Because it's the most Southern animal on the planet.

Seriously. Have you seen a live opossum? They defy reality. They're marsupials with prehensile, bald tails. They have glow-in-the-dark eyes, they carry their babies on their backs, they eat trash but prefer cat food, and they can hiss like nobody's business. In lieu of possums, you can also have a loyal hound dog, a fussy cat, a pet pig, a wild bird that whistles back, a goat with a boring human name like Paul or Mildred, or a particularly bossy squirrel. Point is, the animals here are as weird as the people. 

8. Lots of “Yes ma'am”and “No, sir” and “y'all.”
Whether the accent is heavy or not, Southerners use old-fashioned manners and weird nicknames and obtuse idioms. Trust me on this: I have a cousin named Jaybird, and if I'd been a boy, they were going to call me Bubba. In the South, especially the places that suggest Southern Gothic, manners are a big thing, and our colloquialisms are hilarious. 

“Touch my pie and you'll draw back a nub.” 
“I'm hungry enough to eat the ass-end off a ragdoll.” 
“He's sorry as gully dirt.” 
“Kittypuss can't do dishes cuz she might mess up her nails.” 
When I was little and it rained while the sun shone, they told me “The devil is beating his wife behind the kitchen door.” 

The waitress will call you Honey, Sugar, or Darlin'. The men will open doors for the women. If you're over 14, they'll call you ma'am. Let's just say you'd best mind your Ps and Qs, or else someone will say, “Bless your heart,” the ultimate Southern insult.

9. It has to take place in the South and express a distinct sense of place.
There's a droopiness to Southern Gothic best exemplified by old trees dripping with Spanish moss. Which is actually a living symbiote and often has chiggers living in it, in case you didn't know. Point is, you've got to use those trees (and the entire landscape) to your advantage. In the creepy cemetery, the oaks are big and sprawling and dark against the sky, casting sinister shadows. Downtown, they line the streets. Characters might climb them, swing from their tire swings, or hide something among their twisted roots. Cobblestones are jagged, asphalt is crumbling, vines slightly cover the porch. Mother Nature is just waiting to help you disappear.

10. A main character who might start out a little confused but eventually kicks butt.
One of the things that makes Southern Gothic approachable is that the main character starts out as a normal person, just minding their own business. Sometimes they're new to the area, other times, they're an active part of it. Then, something changes. Sinister dealings are revealed, the main character sees something they shouldn't, someone comes of age or a mysterious happening inflames the small, sleepy town. Since it starts out normal, the reader gets to come along on the journey as the world twists and darkens and starts to fall apart. Much like a small town, a Southern Gothic story, especially a Horror story, begins by hiding its secrets, pretending that all is well and manners are good and everyone is welcome to a slice of pie.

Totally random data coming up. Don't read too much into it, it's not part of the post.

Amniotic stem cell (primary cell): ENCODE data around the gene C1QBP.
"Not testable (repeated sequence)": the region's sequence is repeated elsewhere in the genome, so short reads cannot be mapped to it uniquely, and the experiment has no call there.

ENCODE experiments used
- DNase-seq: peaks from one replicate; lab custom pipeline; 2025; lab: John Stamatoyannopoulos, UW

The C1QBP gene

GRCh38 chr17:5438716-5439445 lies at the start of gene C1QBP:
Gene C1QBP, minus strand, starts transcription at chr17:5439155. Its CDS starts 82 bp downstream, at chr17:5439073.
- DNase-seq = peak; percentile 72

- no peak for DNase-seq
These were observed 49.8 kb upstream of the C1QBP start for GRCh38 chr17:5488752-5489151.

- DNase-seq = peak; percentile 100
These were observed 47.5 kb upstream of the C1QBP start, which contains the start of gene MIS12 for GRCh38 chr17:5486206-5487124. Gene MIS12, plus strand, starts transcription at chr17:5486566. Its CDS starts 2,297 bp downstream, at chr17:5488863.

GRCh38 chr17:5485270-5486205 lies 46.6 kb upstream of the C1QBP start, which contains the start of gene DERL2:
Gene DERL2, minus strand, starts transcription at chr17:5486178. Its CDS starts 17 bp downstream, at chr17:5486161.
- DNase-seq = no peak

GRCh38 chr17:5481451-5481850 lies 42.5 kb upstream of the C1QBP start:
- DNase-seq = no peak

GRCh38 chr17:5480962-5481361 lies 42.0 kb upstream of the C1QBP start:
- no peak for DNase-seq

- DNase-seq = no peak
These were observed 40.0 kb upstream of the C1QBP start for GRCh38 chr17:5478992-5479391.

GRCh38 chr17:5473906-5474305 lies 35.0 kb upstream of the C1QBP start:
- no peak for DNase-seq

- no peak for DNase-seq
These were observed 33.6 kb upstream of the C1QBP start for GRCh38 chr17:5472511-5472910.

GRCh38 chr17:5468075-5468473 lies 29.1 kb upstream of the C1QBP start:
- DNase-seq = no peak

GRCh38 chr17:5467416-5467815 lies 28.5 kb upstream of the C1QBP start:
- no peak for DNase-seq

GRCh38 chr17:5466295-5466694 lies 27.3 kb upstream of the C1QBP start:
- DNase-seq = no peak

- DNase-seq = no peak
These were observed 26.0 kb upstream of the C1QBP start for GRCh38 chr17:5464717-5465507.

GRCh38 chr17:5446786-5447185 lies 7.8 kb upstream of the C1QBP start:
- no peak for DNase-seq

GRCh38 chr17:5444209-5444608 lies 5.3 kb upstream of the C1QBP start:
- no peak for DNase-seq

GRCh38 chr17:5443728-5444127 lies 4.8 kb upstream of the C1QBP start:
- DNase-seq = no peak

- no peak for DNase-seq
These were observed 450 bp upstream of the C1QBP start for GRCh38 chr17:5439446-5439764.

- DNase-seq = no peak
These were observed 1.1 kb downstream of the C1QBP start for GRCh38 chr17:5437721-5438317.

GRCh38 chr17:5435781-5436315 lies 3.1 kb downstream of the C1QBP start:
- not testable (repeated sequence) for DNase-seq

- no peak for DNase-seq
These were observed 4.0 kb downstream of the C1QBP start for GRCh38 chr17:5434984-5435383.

And then... everything changes.

For Dovey, who's in a medicated haze after Hurricane Josephine killed her best friend, Carly, and nearly destroyed Savannah, that instigating factor is seeing Carly again... alive. If Dovey had had the good sense to keep taking her pills, there would be no Servants of the Storm. But she had to know the truth, and the dark underside of Savannah revealed to her prying eyes brings her into contact with malevolent forces beyond her understand. And a very hot boy. Okay, two hot boys. And a demon Basset hound.

I hope you'll give Servants of the Storm a try, y'all. 

About Delilah

Delilah S. Dawson writes Fantasy, Horror, Young Adult, Comics, Romance, and Geekrotica. She's the author of the steampunk fantasy Blud series for Pocket, including Wicked as They Come, Wicked After Midnight, and Wicked as She Wants, which recently won the Steampunk Book of the Year award and the May Seal of Excellence from RT Book Reviews. Her first YA, Servants of the Storm, debuted August 5 and is a Southern Gothic Horror set in Savannah, Georgia. Spring 2015 brings her next YA, HIT, a pre-dystopian about teen assassins in a bank-owned America. Delilah loves sassy boots, eating weird animals, painting, having adventures, and cupcakes and lives in the North Georgia mountains with her husband, children, a Tennessee Walking Horse, and a floppy mutt named Merle.


The opinions expressed in guest posts are the views of the designated authors and do not necessarily reflect those of YA Highway members.

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Stephanie Kuehn

Stephanie is the William C. Morris award-winning author of Charm & Strange, Complicit, Delicate Monsters, and The Smaller Evil.

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Item Reviewed: Guest Post: 10 Things You Need for a Southern Gothic Horror Novel by Delilah Dawson Rating: 5 Reviewed By: stephanie kuehn